Humans are Homo techne, leading to art and science, technology and industry, we must work with that. We know so much and must take responsibility for what we believe in and what we do. We are more creative and more curious than other species and can use these characteristics to challenge our received assumptions about the world and how we belong. To understand how and why humans treat the world as we do, we need to understand ourselves better and regain touch with our environments. This exact small sample cannot tell us what we want to know, or what we need to know but is an example of an opportunity for fun, wonder and learning, a step towards mitigating the environmental crisis.




“You might like to hear about your Bower Bird.  During my last week at Bundanon he decided to move house, abandoning his bower and building another one just across the path.  At first I speculated that perhaps he had found the intellectual challenge of all those alphabet ideas too much, and was longing for a blue plastic toy life.  However over the next few days some of the letters were moved across to his new home, so maybe he was just being more selective in his intellectual interests.”
Maggie Henton, Bundanon artist in residence, 20.6.08


I had finished the experiment and was writing it up when I came upon a disturbing study. Darryl Jones and Thomas Nealson undertook a study that counted 544 individual birds from 57 species, and performed 544 experimental approaches with 34 species of birds. It is probably the most comprehensive study of the impacts of human activities on bird communities so far conducted. They conclude that, “birds will avoid humans if possible.” [xxxvii] have been hunted for food, decoration and sport for thousands of generations, when will they learn to ignore us like some of the birds of the Galapagos Islands?[xxxviii] The Green Catbird, a close relative of the Satin Bowerbird was one of the few exceptions on the Jones/Nealson study, and my presence did not appear to disturb the subject’s in any way or disrupt his creativity. [xxxix]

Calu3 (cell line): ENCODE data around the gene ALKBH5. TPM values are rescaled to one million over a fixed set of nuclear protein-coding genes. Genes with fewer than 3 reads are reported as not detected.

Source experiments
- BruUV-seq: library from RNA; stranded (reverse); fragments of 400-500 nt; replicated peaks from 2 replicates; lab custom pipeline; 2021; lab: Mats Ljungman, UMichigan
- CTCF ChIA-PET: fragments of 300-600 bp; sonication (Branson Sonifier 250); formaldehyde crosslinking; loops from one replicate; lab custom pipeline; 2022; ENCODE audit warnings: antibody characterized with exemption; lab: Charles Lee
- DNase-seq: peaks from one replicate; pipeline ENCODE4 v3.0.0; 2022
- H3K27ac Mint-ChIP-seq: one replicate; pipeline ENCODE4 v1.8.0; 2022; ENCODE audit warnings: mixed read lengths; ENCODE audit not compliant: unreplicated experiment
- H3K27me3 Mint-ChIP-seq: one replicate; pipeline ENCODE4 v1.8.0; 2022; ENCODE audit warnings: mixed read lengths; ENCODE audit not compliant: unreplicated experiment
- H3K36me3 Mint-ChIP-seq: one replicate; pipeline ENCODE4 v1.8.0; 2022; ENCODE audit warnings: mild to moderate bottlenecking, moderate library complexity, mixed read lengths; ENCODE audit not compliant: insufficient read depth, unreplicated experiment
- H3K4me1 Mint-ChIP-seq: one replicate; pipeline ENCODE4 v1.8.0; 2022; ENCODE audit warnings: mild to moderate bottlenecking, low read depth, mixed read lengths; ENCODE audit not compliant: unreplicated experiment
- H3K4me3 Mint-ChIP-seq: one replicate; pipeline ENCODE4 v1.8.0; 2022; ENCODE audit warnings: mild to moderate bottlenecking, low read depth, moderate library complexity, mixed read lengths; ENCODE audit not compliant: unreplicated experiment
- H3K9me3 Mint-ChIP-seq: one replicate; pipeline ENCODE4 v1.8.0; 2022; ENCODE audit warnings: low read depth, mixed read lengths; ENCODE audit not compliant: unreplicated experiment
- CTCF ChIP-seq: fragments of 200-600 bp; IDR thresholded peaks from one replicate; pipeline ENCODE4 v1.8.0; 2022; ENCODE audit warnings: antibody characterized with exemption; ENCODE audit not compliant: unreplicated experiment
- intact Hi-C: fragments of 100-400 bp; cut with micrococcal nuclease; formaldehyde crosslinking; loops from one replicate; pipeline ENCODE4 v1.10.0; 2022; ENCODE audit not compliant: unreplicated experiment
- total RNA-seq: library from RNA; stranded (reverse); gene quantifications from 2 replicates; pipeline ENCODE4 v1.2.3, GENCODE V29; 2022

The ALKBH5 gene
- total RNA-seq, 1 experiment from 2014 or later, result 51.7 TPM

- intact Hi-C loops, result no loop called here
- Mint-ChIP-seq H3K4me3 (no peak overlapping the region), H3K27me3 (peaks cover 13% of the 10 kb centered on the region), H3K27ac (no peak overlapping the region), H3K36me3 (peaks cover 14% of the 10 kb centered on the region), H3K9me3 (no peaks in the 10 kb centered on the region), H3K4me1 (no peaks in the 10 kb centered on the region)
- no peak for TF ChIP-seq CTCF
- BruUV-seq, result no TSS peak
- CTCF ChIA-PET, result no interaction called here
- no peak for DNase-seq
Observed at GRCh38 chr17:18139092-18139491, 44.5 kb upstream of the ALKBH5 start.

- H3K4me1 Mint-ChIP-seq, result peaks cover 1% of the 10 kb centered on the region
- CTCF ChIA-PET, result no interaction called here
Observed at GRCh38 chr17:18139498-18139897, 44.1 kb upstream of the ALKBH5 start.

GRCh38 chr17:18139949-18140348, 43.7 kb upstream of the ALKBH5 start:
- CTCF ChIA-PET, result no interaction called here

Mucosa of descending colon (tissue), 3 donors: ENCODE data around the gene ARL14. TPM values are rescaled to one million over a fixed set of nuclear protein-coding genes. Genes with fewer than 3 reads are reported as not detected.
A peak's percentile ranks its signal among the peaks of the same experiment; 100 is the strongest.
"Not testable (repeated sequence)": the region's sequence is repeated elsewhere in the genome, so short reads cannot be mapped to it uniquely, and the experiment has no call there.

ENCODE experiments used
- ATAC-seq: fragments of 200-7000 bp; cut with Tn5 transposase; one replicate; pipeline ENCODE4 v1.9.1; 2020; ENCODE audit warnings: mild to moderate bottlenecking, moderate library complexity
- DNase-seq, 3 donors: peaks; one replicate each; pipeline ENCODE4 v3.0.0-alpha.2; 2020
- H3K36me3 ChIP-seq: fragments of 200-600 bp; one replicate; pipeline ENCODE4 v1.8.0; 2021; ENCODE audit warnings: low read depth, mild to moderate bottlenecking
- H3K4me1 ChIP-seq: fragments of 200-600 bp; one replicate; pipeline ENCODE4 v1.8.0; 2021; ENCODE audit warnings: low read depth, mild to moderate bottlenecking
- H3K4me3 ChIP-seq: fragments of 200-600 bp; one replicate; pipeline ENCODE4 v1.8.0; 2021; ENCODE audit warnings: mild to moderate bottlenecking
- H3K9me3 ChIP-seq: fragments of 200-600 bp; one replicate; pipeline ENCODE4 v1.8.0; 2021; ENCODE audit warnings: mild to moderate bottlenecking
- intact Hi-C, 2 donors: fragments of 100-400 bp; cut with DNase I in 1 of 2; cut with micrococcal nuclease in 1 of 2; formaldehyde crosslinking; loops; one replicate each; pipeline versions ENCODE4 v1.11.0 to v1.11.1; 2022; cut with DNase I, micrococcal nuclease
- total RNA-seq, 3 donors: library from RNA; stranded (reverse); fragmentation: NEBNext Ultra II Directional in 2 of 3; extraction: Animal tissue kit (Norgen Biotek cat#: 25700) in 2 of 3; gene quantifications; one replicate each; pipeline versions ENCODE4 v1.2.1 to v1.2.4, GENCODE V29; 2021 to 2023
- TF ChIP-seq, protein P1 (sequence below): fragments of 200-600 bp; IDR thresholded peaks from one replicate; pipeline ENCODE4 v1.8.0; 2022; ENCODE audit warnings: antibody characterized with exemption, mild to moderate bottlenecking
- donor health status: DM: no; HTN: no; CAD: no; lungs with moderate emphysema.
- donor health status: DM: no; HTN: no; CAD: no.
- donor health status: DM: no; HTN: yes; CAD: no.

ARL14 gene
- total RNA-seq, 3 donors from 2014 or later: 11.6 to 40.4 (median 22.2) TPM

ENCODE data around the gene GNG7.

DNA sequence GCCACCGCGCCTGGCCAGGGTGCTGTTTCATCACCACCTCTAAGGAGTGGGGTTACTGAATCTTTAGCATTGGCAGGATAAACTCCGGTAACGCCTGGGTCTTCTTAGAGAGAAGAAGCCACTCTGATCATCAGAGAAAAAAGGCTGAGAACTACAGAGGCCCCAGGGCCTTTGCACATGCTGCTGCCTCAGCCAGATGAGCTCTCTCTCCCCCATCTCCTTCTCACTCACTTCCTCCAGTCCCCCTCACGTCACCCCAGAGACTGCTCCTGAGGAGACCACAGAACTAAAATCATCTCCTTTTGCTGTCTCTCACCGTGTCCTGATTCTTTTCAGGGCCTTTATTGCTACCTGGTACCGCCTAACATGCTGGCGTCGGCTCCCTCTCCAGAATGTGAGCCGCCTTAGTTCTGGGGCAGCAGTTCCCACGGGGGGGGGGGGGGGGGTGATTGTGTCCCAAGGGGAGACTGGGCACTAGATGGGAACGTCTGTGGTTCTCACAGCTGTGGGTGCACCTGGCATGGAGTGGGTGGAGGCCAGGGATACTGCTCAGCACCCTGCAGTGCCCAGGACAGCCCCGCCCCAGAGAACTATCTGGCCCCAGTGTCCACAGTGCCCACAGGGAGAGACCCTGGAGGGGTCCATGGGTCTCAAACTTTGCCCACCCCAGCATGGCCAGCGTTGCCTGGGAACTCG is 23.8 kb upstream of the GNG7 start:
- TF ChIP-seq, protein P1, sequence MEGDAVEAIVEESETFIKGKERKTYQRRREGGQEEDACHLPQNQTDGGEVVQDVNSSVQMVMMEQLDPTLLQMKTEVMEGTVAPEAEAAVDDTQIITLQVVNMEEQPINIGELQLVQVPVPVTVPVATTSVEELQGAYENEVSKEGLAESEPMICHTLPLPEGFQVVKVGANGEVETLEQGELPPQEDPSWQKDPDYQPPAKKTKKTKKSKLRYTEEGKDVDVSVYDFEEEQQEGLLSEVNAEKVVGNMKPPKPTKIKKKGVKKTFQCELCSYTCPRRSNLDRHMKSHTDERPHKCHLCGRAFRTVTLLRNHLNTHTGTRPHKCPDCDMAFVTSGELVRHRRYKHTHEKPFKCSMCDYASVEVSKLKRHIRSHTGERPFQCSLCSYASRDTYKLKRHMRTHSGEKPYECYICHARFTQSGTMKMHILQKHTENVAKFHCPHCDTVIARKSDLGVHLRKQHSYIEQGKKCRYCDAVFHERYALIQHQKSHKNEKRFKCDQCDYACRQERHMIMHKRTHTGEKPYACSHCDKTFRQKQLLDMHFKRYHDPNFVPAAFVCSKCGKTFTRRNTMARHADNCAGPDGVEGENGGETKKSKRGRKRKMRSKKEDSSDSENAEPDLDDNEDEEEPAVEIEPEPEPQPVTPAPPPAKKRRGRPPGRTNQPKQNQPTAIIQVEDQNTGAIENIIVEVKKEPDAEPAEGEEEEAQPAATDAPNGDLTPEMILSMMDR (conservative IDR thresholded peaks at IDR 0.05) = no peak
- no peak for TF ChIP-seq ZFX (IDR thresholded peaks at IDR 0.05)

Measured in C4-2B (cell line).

[i] Albert Bergesen, ‘Deep Ecology and Moral Community,’ in Robert Wuthnow (ed.) Rethinking Materialism, Erdmans, p208.

[ii] From the Preface of Micrographia. Hooke was ‘Curator of Experiments’ of the Royal Society from 1662 to 1677.

[iii] Bruno Latour, ‘Pasteur on Lactic Acid Yeast: A Partial Semiotic Analysis’, Configurations, 1992, 1.1:129-146

[iv] Though she traces that trope to Leibniz who wrote, “the art of inquiry into nature itself and of putting it on the rack–the art of experiment which Lord Bacon began so ably.” See Carolyn Merchant, ‘The scientific revolution and The Death of Nature’, Isis 97.3 (Sept 2006).

[v] Bruno Latour, We Have Never Been Modern, trans. Catherine Porter, Harvard University Press, 1993, p15.

[vi] Bruno Latour, 1993, p10–11.

[vii] See Alan Chalmers, Science and its Fabrication, Open University Press, 1990.

[viii] Steven Shapin and Simon Schaffer, Leviathan and the Air-Pump: Hobbes, Boyle, and The Experimental Life, Princeton UP, 1985, p25.

[ix] Donna Haraway Donna J. Haraway, Modest Witness, Second Millennium: FemaleMan Meets OncoMouse: Feminism and Technoscience, p26, Routledge, 1997. critiques the whole traditions of `Western’ science and politics as being ‘the tradition of racist, male-dominant capitalism; the tradition of progress; the tradition of the appropriation of nature as resource for the productions of culture’, p26.

[x] Jed Rasula, introduction to This Compost: Ecological Imperatives in American Poetry. Athens and London: University of Georgia Press, 2002, p7.

[xi] Quoted David Rothenberg Why Birds Sing, Basic Books, 2005, p18.

[xii] Charles Darwin, Descent of Man, 1871, I. i. ii. 55.

[xiii] Giorgio Agamben, The Open: Man and Animal, Stanford University Press, 2004, p16.

[xiv] Giorgio Agamben, From Homo Sacer to The Open,

[xv] Donna Haraway, Primate Visions

[xvi] Donna Haraway, Simians, Cyborgs, and Women: The Reinvention of Nature, Routledge, 1991.

[xvii] Religio Medici para 15 (The Religion of a Doctor) 1643, a spiritual testament and a psychological self-portrait, a best-seller which brought its author fame and respect throughout Europe

“Thus there are two books from whence I collect my Divinity beside that written oen of God, another of his servant Nature.” Para 16

[xviii] Interviewed by David Carrier, Bomb Magazine, 65, Fall, 1998, p36-41. As Douglas Oliver writes; “Our greatest cruelties often arise from a failure to imagine.” Douglas Oliver, A Salvo for Africa, Newcastle upon Tyne: Bloodaxe Books, 2000, p9. And Subcomandante Insurgente Marcos noted: “wisdom does not consist in knowing the world, but in imagining the ways it should go to become better.” Zapatista Stories, trans. Dinah Livingstone (London: Katabis, 2001, p76. I mistrust the word as being too disruptive, as if ordinary ratioinalkity and pratical thinking was bereft of imagination. Shelley wrote in that a man to be greatly good, must imagine intensely and comprehensively; he must put himself in the place of another and of many others; the pains and pleasures of his species must become his own.” §87 ‘A Defence of Poetry’.